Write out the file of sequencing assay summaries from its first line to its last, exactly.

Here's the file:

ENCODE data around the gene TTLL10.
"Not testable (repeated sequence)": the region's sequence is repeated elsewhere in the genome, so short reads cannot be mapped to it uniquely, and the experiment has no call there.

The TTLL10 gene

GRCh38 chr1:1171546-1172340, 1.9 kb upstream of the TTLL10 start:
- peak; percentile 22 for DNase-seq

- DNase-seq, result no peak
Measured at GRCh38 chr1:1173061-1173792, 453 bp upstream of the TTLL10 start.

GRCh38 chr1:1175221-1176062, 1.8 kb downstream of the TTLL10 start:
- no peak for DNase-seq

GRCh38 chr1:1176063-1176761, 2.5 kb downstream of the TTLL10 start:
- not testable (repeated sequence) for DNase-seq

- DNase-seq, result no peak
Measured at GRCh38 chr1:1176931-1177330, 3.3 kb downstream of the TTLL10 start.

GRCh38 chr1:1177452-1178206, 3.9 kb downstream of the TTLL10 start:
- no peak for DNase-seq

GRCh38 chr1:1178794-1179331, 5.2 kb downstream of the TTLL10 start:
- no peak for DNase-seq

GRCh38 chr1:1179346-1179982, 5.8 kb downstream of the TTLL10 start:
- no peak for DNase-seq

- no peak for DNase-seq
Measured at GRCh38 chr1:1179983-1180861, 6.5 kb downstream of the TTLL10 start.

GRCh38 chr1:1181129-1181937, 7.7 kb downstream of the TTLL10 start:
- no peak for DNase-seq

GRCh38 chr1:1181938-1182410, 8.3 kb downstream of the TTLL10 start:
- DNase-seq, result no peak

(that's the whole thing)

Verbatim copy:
ENCODE data around the gene TTLL10.
"Not testable (repeated sequence)": the region's sequence is repeated elsewhere in the genome, so short reads cannot be mapped to it uniquely, and the experiment has no call there.

The TTLL10 gene

GRCh38 chr1:1171546-1172340, 1.9 kb upstream of the TTLL10 start:
- peak; percentile 22 for DNase-seq

- DNase-seq, result no peak
Measured at GRCh38 chr1:1173061-1173792, 453 bp upstream of the TTLL10 start.

GRCh38 chr1:1175221-1176062, 1.8 kb downstream of the TTLL10 start:
- no peak for DNase-seq

GRCh38 chr1:1176063-1176761, 2.5 kb downstream of the TTLL10 start:
- not testable (repeated sequence) for DNase-seq

- DNase-seq, result no peak
Measured at GRCh38 chr1:1176931-1177330, 3.3 kb downstream of the TTLL10 start.

GRCh38 chr1:1177452-1178206, 3.9 kb downstream of the TTLL10 start:
- no peak for DNase-seq

GRCh38 chr1:1178794-1179331, 5.2 kb downstream of the TTLL10 start:
- no peak for DNase-seq

GRCh38 chr1:1179346-1179982, 5.8 kb downstream of the TTLL10 start:
- no peak for DNase-seq

- no peak for DNase-seq
Measured at GRCh38 chr1:1179983-1180861, 6.5 kb downstream of the TTLL10 start.

GRCh38 chr1:1181129-1181937, 7.7 kb downstream of the TTLL10 start:
- no peak for DNase-seq

GRCh38 chr1:1181938-1182410, 8.3 kb downstream of the TTLL10 start:
- DNase-seq, result no peak